In our often-isolating society, joining others to mourn for a stranger helps
people feel connected, part of a larger whole and a common cause.
Cavanagh visualises the contemporary phenomena of ‘event grief’ in his reconstruction of a curb side memorial – fake flowers, votive candles, photographs, messages, and toys. It evokes the largest public expression of grief for a single death in history that of Diana, Princess of Wales in 1997. Twenty years later well-wishers continue to mark the anniversary of her accidental death by placing masses of cellophane wrapped bouquets at the gates of Buckingham and Kensington Palaces.
The laying of flowers and wreaths on individual graves and public monuments can be traced back to the civic crowns of Ancient Rome and Greece. Circular braids of verdant foliage were bestowed on war heroes, their shape representing the continuum of life as it passes into immortality.
Plant adorning human, as a signify of bravery and recognition of meritorious service, has evolved to commemoration. With the murder of Jill Meagher in Melbourne in 2012, and Eurydice Dixon and Aila Maasarwe more recently, social media has activated public memorialization. The flowers and votives left at the sites of their trauma reflect both the innocence of the victims and an underlying collective consciousness that asserts human rights.
Kittens and sunsets 2016
Installation: plastic flowers, photographs, moving image, monitor, cards, candles, candle holders and ornaments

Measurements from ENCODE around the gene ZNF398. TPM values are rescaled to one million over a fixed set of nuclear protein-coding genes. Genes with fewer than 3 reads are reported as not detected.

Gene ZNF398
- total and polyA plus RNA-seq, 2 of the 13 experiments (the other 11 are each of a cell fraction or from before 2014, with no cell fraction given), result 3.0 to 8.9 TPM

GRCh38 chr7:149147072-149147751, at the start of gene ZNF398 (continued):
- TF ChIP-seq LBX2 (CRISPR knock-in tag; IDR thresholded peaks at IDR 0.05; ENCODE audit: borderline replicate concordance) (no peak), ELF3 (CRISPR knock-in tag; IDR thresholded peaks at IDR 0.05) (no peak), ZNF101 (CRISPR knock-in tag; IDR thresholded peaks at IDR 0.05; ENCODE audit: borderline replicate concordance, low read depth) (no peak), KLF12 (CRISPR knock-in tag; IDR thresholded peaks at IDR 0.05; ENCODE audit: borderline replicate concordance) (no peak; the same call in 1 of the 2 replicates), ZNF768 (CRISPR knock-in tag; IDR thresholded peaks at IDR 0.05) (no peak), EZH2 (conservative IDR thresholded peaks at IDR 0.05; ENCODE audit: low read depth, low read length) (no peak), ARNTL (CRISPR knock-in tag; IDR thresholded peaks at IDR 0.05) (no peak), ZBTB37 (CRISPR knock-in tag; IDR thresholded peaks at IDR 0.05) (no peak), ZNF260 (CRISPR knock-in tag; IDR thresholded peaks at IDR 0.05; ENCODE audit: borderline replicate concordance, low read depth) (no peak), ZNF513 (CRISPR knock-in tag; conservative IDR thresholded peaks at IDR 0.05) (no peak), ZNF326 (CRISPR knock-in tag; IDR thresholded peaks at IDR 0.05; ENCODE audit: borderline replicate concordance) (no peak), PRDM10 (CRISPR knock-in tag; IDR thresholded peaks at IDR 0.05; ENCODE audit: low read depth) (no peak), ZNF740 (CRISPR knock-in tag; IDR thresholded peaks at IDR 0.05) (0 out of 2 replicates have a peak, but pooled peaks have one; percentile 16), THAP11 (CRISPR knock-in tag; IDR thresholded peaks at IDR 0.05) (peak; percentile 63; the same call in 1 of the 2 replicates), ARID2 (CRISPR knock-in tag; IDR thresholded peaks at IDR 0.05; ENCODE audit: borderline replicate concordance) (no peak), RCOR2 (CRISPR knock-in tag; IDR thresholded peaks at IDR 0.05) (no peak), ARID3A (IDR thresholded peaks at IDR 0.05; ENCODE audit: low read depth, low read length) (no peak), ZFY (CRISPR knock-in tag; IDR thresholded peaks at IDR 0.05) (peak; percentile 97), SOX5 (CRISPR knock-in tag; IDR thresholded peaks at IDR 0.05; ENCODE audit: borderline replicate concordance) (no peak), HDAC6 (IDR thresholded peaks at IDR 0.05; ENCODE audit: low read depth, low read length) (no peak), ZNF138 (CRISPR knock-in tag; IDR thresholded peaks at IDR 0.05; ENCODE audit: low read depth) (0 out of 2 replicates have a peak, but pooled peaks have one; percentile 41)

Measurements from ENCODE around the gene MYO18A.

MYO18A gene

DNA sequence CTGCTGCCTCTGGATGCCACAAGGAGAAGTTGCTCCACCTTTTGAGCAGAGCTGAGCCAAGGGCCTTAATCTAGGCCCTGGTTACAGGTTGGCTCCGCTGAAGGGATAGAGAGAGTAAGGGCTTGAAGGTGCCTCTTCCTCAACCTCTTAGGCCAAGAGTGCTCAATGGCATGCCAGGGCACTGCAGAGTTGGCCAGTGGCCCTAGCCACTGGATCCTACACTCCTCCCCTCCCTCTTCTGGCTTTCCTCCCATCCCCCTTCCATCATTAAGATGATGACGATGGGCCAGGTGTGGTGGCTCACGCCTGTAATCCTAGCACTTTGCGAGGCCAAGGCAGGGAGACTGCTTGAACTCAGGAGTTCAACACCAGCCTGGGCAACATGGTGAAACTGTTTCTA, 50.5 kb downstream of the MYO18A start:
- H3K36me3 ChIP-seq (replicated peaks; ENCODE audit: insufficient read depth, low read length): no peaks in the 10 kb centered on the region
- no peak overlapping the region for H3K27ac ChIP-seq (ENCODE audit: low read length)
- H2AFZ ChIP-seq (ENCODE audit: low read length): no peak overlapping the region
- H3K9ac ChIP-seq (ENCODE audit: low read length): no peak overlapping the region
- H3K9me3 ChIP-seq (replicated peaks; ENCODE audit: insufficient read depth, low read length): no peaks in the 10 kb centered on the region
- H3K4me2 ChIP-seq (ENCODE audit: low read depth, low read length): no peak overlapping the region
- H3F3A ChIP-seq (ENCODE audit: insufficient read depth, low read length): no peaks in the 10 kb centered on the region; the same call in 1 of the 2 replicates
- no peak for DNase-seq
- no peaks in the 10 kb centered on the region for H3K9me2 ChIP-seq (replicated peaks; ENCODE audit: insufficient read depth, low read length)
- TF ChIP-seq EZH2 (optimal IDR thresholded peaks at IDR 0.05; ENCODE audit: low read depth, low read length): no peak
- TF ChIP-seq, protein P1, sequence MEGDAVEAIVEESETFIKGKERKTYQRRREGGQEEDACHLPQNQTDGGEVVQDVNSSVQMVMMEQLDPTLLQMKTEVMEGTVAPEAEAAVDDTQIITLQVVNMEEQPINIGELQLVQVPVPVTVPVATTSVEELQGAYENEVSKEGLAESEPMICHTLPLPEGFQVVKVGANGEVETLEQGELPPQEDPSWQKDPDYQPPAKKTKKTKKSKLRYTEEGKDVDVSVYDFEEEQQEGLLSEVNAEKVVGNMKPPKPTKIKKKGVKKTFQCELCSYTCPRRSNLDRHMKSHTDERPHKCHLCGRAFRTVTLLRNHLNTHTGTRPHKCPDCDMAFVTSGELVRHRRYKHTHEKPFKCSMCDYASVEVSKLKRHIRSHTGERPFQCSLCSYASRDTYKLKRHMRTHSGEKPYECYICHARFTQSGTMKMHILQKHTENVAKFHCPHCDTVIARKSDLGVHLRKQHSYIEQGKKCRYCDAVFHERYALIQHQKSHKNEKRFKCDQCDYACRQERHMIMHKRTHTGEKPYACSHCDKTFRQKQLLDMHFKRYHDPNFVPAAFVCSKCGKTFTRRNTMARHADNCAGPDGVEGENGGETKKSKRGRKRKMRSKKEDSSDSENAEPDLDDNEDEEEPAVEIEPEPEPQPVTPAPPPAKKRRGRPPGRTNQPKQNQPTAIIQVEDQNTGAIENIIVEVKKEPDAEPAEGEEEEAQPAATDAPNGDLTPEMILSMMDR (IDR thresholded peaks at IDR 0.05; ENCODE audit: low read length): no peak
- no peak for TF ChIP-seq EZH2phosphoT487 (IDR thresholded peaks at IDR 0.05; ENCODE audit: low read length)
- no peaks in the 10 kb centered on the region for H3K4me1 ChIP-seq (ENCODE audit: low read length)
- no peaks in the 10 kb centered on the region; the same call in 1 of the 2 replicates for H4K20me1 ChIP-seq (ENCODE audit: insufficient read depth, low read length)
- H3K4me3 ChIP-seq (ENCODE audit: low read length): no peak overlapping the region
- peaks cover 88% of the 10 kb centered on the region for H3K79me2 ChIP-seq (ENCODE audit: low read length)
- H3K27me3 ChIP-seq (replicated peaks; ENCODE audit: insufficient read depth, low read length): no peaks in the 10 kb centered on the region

Installation view courtesy of ACP and Michael Waite
About the Artist
Steven Cavanagh is a Sydney-based artist, curator and educator who works with Photomedia and more recently, installation and performance. His art practice explores the physical and psychological landscape of masculine identity, vulnerability and loss. His work is often politically provocative and personal with references to lived experience.
Steven completed a BFA at the National Art School where he majored in Photography in 2003 and Fine Art Hons in Photography in 2004. He completed an MFA in Photography in 2010. He is a Photomedia lecturer with the National Art School and the Australian Centre for Photography where he is also an active board member. Steven has also recently been hired by Arts OutWest as their Communications Officer and divides his time between Sydney, Bathurst and Hill End.